We Need to Talk About Kevin



Brooklyn, NY
United States
New York US

“Every year, my reading list is split into two parts: books I read for myself, and books I read for my job. I work at the National Book Foundation, the nonprofit organization that presents the National Book Awards (NBA). Starting in mid-October, when we announce the year’s twenty finalists, I spend every spare moment reading the books that are up for the Awards. In 2010, one of the finalists in fiction was So Much for That (Harper, 2010) by Lionel Shriver—a dark, moving novel about a man who must abandon his dream of retiring to a remote Tanzanian island when he finds out his wife has cancer and needs him to stay at his job for the health insurance. It’s bold and bleak and upsetting, and I couldn’t put it down. So, in 2011, when I was again free to stray from the NBA list, I decided to pick up another book of Shriver’s. For no particular reason, I chose We Need to Talk About Kevin (Counterpoint, 2003), an epistolary novel told from the perspective of Eva, a woman who is essentially ostracized from life after her son, Kevin, brutally murders seven of his classmates, a teacher, and a cafeteria worker at his high school. In her letters to her estranged husband, Franklin, Eva discusses her reticence to have children in the first place, and her utter inability to connect with Kevin, beginning in pregnancy and continuing through to the present in her visits with him in prison. The narrative builds to the scene of Kevin’s heinous crime, which Shriver writes in excruciating detail. But just when you think you’ve read the worst of it, you discover she’s not through with you yet. You might be thinking, No thanks, that’s just not my thing, and I have to say, it’s not mine either. I don’t like horror. I don’t like blood and guts. The only Stephen King book I’ve read in the last fifteen years was his memoir, On Writing (Scribner, 2010). But there was something about We Need to Talk About Kevin that compelled me to, well, talk about it, constantly and to everyone I knew—except my pregnant friends, of course. Shriver is fearless and uncompromising; she doesn’t shy away from the darkest, most painful parts of life. But the novel isn’t a freak show either. It’s a provocative, expertly crafted, and at times beautiful story about the choices we make, those we don’t, and the people they collectively make us. I read a lot of other books in 2011, including the wonderful finalists for the National Book Awards, but I’m still thinking about We Need to Talk About Kevin, and it’s still influencing my own work as a writer. I strive to be as daring as Shriver, to worry less about who I’ll please and who I’ll offend, and to simply tell my story as it was meant to be told.”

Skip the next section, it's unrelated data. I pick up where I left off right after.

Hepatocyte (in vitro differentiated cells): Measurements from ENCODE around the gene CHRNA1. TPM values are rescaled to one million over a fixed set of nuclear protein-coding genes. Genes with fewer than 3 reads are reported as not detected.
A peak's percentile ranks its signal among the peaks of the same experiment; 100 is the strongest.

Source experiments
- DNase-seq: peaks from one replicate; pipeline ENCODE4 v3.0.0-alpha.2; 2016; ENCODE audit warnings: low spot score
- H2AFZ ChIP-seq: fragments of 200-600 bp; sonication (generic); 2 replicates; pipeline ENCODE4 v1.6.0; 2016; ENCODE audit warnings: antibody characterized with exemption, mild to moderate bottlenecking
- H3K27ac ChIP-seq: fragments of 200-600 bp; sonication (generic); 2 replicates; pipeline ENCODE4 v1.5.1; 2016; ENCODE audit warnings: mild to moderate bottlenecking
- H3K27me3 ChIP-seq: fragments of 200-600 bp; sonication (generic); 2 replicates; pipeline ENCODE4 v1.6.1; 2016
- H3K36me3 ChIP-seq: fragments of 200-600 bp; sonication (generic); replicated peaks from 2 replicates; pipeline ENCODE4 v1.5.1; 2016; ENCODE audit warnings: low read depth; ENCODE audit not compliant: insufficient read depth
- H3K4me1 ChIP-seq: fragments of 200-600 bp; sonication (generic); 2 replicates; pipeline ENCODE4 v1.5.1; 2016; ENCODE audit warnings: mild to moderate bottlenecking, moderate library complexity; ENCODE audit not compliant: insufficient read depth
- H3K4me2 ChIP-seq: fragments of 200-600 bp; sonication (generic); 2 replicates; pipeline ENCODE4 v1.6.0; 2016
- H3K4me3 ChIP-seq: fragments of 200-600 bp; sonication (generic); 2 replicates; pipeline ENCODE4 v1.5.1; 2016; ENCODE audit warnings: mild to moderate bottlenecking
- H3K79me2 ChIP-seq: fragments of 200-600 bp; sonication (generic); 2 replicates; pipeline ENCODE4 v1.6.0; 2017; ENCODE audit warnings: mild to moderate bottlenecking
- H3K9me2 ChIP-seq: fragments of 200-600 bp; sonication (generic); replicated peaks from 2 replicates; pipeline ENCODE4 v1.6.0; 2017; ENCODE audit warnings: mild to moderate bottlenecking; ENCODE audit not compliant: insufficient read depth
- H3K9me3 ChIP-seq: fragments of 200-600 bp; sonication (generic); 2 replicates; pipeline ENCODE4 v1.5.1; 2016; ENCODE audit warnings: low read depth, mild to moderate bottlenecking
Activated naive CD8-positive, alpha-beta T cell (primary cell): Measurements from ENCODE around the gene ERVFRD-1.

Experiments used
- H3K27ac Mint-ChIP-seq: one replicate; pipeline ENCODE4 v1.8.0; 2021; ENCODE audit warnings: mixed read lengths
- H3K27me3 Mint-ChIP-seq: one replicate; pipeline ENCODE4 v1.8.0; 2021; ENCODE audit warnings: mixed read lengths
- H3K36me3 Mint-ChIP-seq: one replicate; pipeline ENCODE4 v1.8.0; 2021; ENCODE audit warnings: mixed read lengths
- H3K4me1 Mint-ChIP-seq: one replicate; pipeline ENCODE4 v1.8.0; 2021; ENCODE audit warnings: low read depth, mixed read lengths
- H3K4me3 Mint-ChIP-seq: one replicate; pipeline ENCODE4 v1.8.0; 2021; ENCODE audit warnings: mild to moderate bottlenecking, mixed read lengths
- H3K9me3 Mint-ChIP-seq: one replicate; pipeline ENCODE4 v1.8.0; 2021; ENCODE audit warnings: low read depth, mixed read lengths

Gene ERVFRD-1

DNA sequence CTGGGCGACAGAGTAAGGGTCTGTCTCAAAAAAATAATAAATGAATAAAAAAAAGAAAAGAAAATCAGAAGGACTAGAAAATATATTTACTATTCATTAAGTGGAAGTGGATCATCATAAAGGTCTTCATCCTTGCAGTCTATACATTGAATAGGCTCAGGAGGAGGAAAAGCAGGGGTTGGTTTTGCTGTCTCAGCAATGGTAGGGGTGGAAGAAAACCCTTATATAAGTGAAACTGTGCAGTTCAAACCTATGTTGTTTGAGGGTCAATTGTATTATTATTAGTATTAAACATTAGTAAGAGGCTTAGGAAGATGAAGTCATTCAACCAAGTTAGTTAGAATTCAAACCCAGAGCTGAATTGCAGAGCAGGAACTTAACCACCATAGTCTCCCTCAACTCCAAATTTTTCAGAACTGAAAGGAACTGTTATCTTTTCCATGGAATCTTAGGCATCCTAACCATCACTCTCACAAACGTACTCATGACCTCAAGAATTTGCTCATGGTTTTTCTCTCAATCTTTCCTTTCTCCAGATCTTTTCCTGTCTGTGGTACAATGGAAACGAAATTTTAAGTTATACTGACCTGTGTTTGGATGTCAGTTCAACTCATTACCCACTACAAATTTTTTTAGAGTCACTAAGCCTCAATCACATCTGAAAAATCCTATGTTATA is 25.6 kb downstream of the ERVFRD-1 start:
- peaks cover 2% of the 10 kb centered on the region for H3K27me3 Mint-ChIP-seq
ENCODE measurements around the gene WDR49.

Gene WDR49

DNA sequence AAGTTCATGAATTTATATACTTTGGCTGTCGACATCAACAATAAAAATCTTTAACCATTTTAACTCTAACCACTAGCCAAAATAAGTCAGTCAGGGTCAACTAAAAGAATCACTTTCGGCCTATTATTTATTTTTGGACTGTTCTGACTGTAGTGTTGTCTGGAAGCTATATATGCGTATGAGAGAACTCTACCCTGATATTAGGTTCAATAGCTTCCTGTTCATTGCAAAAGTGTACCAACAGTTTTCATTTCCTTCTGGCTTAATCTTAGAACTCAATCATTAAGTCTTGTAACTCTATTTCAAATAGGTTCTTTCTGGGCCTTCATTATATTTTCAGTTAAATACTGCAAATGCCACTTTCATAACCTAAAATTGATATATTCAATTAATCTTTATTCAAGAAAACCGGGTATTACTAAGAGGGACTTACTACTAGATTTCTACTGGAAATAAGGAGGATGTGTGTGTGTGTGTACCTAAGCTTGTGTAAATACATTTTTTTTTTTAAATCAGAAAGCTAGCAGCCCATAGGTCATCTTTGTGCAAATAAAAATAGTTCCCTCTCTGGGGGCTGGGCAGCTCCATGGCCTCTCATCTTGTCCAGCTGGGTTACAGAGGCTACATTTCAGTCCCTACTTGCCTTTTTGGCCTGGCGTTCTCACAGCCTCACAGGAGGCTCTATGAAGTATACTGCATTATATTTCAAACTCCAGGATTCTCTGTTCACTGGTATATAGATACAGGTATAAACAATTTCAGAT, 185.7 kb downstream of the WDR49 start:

Katie McDonough